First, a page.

Monday, December 13, 2010

In Honor of Pumpkins

I'm not really a fan of pumpkins.  At Halloween, they are messy to carve up & end up rotting before they get thrown away.  The texture of Thanksgiving pumpkin pie gives me the willies.  But, in the enjoyable series, The No. 1 Ladies' Detective Agency by Alexander McCall Smith, the protagonist Mma Ramotswe is always cooking up pumpkin.  I guess it's a staple in Botswana, where the book is centered.  (See bottom for a link to the book.)

So, when Farmer Barb gave us some pumpkins, I was willing to give it a go.  An internet search brought up a recipe for a pumpkin stuffed with bread, cheese, and bacon.  You can never go wrong with bread, cheese or bacon. As usual, I was missing several ingredients, but had the big three, so I figured I could improvise the rest.

The prep work didn't take too long once I scooped out the pumpkin guts.  Then the pumpkin sat in the oven for two hours while I mostly ignored it.  The results were delicious, the perfect blend of flavors.  I'm keeping this recipe in my fall collection.

Pumpkin Stuffed with Everything Good
(as I made it)

  • 4 pumpkins (the largest was cantaloupe sized, the smallest was softball sized) cleaned out and liberally sprinkled inside with salt & pepper.  Place on a shallow baking dish sprayed with PAM.  Reserve the pumpkin lids.

Mix in a bowl:
  • 1/2 box of Stove top stuffing, dry (why I have 1/2 box left over is beyond me.)
  • 2-3 dry pieces of bread
  • 2/3 of a lb of pre-cooked bacon that I had hid deep in the freezer so the kids wouldn't eat it.
  • 1/3 lb Sharp Cheddar Cheese, grated.
  • 1/3 lb Swiss cheese, mold removed & discarded, the remainder grated.
  • 2 tsp chives, freshly cut from my sad looking chive plant in the window
  • 1 heaping Tbsp diced garlic (from a refrigerated bottle.  If you don't use the refrigerated stuff, you are really missing out.)
Stuff that mixture into the pumpkin shells.   They should be relatively full.

  • 1 can condensed milk
  • 1/4 cup leftover heavy cream that is going to expire tomorrow
  • a generous sprinkling of nutmeg
Pour that over the mix in the pumpkin shells.   You don't want the stuffing to be swimming, but you do want it fairly moist.

Pop the pumpkin lids back on the pumpkin houses, then bake for 90 minutes at 350.  When the stove alarm goes off, but before the fire alarm goes off, check doneness by poking the pumpkins with a fork.  When the pumpkin is soft, it's time to eat.  It took closer to two hours to finish cooking.  But, I started checking at 90 minutes.  I also took the top off so the stuffing could brown up a little and any excess moisture could steam off.  Next time, I think I'll top it with a bit of swiss cheese at the end.  It took longer for the larger pumpkins to finish.  I just pulled the smaller ones out a bit earlier.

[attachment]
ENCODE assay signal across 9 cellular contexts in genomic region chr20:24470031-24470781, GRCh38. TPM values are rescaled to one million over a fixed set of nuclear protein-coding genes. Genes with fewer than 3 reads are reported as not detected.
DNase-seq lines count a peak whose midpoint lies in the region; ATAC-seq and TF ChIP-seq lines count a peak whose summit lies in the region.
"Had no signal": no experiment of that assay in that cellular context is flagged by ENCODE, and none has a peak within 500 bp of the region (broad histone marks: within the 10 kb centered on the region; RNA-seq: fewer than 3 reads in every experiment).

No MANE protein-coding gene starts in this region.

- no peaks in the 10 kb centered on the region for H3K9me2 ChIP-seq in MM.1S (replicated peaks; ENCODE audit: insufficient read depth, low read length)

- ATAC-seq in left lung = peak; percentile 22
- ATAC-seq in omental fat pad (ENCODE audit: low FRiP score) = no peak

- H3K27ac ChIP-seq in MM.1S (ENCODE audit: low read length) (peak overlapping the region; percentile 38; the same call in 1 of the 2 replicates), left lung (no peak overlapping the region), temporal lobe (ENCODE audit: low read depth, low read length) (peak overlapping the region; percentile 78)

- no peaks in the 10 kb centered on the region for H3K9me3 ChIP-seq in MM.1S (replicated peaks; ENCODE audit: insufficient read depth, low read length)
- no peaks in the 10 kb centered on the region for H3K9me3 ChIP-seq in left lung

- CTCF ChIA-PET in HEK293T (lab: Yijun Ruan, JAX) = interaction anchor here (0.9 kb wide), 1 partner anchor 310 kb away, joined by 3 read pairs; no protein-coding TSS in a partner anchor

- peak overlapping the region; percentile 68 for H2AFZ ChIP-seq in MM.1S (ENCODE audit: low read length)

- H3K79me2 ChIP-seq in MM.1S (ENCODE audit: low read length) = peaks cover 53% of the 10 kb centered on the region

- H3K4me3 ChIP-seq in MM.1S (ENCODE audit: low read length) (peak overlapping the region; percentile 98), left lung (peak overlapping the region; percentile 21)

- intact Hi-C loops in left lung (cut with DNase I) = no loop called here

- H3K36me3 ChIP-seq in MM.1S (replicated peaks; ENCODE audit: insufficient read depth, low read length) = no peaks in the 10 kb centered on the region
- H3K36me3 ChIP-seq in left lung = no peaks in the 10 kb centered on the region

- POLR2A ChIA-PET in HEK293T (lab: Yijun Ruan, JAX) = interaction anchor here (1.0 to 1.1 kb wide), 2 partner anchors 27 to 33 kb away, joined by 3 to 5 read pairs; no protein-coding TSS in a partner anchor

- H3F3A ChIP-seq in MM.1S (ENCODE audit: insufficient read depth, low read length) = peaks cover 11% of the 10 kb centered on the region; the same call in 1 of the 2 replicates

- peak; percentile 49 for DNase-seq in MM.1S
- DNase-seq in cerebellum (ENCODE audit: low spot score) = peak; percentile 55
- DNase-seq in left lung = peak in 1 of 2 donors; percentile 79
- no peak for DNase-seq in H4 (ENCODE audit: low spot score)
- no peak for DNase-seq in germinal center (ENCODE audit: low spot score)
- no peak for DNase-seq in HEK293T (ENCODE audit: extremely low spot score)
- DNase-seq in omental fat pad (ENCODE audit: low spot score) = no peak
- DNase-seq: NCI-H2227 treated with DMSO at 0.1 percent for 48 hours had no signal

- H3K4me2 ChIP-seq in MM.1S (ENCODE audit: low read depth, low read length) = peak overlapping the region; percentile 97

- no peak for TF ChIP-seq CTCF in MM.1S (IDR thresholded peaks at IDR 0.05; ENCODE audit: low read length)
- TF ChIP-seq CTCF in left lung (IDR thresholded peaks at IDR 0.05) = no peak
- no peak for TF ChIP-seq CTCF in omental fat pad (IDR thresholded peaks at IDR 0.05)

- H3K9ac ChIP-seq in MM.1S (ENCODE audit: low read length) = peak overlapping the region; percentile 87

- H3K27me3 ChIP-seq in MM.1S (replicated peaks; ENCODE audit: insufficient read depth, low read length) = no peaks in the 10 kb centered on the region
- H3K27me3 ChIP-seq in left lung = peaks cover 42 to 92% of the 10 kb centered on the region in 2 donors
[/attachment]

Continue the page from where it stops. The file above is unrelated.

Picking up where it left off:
You can, of course, serve this at a fancy meal, giving each person one beautiful pumpkin on a plate.  Or, you can serve slices.  The stuffing firms up nicely and the combination is pretty.  But, I found it easiest to just scrape the inside of the pumpkin and serve the mess together in a bowl.

This recipe has lots of variation.  You can find the original with ideas at Sweet Or Savory: Stuff, Bake And Devour A Pumpkin

You can find the book(s) at B'ham library The No. 1 Ladies' Detective Agency  or at Amazon through the link below.


Your Majesty said...

Excellent! One of the 10 pumpkins rotted after it froze so there will be more for next year. I will give you baby plants to put in your yard if you would like for your garden if you did not save any seeds from the one you ate from this year.

They are called Sugar baby and grow VERY easy. As you remember mine were grown between pieces of concrete on the patio which kept them nice and warm. A bit of fresh manure helps them be bigger and as you know there is always plenty here at the farm.

Dawnette said...

EEk... I just reread this...just to be clear, the cloves are cloves of GARLIC! I'll fix that.